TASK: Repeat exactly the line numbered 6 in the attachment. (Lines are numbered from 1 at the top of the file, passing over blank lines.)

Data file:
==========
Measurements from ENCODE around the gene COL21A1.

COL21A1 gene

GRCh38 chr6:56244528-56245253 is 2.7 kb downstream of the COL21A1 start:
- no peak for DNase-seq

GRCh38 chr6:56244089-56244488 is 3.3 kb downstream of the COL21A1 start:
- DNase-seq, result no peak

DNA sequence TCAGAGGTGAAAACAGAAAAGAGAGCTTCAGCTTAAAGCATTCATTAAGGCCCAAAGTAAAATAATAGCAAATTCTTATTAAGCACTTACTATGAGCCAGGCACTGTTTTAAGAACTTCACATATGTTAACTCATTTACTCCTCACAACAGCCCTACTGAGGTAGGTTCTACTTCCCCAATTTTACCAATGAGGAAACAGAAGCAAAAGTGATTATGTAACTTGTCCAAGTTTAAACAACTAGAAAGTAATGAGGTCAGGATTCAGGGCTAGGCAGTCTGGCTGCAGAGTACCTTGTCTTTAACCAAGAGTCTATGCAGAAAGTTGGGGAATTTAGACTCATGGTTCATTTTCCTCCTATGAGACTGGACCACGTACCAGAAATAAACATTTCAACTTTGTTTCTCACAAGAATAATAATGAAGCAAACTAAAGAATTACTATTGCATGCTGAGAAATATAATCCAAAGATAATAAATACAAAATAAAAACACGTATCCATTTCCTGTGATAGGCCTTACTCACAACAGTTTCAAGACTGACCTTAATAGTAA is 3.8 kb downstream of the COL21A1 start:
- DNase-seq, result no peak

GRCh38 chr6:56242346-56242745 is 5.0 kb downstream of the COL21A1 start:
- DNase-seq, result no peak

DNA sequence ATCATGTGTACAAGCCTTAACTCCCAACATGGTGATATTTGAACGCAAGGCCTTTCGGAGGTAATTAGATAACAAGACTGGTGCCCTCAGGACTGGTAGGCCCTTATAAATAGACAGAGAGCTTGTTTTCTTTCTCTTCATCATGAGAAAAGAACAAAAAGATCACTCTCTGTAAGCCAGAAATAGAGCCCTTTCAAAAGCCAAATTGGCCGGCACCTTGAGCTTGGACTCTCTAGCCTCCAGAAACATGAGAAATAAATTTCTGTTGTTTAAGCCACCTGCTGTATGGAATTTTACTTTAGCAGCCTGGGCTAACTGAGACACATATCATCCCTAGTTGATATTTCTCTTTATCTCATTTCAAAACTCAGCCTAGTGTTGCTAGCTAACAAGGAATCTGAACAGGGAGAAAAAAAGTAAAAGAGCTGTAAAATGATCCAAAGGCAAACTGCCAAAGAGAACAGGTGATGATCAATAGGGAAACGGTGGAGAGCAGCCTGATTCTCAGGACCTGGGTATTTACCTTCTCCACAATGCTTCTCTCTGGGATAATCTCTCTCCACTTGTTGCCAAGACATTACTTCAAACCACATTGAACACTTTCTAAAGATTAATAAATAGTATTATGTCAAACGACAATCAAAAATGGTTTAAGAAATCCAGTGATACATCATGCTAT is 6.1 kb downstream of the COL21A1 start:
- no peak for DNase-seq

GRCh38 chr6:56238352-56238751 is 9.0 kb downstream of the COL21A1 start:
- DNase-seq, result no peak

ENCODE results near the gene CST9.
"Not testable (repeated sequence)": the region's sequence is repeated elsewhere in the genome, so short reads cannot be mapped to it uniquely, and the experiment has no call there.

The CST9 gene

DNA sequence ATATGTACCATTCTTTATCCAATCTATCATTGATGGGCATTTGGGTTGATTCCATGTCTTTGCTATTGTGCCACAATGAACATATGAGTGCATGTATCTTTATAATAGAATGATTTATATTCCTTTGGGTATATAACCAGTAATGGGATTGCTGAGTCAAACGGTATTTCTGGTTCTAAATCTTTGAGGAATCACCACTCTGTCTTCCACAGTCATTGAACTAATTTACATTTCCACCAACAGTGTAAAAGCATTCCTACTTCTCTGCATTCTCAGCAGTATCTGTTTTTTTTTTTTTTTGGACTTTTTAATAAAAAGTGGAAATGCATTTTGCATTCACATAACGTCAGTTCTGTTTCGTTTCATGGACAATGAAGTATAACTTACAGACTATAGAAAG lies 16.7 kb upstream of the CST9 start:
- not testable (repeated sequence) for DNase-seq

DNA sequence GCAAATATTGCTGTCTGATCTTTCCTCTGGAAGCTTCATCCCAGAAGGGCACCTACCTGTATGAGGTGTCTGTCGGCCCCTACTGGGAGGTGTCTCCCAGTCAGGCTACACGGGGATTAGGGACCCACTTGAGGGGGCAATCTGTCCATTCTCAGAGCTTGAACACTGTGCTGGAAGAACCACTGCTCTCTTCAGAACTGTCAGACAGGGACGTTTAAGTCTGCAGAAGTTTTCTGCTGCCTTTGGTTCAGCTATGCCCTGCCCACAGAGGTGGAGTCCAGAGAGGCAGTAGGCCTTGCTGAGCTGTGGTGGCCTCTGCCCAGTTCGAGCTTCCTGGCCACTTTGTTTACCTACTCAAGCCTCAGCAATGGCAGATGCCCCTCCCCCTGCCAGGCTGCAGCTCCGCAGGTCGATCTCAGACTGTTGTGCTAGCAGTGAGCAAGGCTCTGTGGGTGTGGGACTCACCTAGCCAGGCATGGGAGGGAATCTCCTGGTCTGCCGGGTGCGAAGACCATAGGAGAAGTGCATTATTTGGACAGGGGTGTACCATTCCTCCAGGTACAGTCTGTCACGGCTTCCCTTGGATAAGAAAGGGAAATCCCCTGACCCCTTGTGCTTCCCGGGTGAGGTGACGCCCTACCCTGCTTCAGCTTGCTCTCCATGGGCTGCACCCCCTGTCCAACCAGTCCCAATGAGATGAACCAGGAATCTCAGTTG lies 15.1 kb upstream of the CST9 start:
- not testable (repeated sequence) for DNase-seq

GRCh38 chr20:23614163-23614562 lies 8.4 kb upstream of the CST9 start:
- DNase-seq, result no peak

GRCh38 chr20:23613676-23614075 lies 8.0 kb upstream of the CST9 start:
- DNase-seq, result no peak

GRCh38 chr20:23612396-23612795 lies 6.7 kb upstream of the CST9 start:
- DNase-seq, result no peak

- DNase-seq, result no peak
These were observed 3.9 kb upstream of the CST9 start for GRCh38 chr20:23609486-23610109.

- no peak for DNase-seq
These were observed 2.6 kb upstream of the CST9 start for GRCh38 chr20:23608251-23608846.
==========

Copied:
- DNase-seq, result no peak